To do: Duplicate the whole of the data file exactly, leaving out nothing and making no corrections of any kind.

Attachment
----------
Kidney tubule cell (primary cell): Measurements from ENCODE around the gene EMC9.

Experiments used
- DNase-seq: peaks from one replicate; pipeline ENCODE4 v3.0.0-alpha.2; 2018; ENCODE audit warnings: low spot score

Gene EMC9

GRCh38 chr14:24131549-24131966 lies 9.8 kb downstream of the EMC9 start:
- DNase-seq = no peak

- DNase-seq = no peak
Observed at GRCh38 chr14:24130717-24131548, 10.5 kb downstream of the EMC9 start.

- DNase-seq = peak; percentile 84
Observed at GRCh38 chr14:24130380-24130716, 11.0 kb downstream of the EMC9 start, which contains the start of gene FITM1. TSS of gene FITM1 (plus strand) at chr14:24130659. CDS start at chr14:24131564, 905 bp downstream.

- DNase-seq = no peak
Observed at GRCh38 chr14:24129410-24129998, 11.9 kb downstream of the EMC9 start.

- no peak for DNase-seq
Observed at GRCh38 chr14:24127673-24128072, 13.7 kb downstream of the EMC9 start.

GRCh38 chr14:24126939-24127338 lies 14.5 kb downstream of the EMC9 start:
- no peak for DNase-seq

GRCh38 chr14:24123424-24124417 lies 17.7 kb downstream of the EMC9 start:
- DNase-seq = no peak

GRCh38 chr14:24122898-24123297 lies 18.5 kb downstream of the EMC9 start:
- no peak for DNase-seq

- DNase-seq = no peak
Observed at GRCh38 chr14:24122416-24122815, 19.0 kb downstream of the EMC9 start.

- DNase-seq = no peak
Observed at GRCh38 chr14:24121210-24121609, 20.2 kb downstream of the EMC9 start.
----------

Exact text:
Kidney tubule cell (primary cell): Measurements from ENCODE around the gene EMC9.

Experiments used
- DNase-seq: peaks from one replicate; pipeline ENCODE4 v3.0.0-alpha.2; 2018; ENCODE audit warnings: low spot score

Gene EMC9

GRCh38 chr14:24131549-24131966 lies 9.8 kb downstream of the EMC9 start:
- DNase-seq = no peak

- DNase-seq = no peak
Observed at GRCh38 chr14:24130717-24131548, 10.5 kb downstream of the EMC9 start.

- DNase-seq = peak; percentile 84
Observed at GRCh38 chr14:24130380-24130716, 11.0 kb downstream of the EMC9 start, which contains the start of gene FITM1. TSS of gene FITM1 (plus strand) at chr14:24130659. CDS start at chr14:24131564, 905 bp downstream.

- DNase-seq = no peak
Observed at GRCh38 chr14:24129410-24129998, 11.9 kb downstream of the EMC9 start.

- no peak for DNase-seq
Observed at GRCh38 chr14:24127673-24128072, 13.7 kb downstream of the EMC9 start.

GRCh38 chr14:24126939-24127338 lies 14.5 kb downstream of the EMC9 start:
- no peak for DNase-seq

GRCh38 chr14:24123424-24124417 lies 17.7 kb downstream of the EMC9 start:
- DNase-seq = no peak

GRCh38 chr14:24122898-24123297 lies 18.5 kb downstream of the EMC9 start:
- no peak for DNase-seq

- DNase-seq = no peak
Observed at GRCh38 chr14:24122416-24122815, 19.0 kb downstream of the EMC9 start.

- DNase-seq = no peak
Observed at GRCh38 chr14:24121210-24121609, 20.2 kb downstream of the EMC9 start.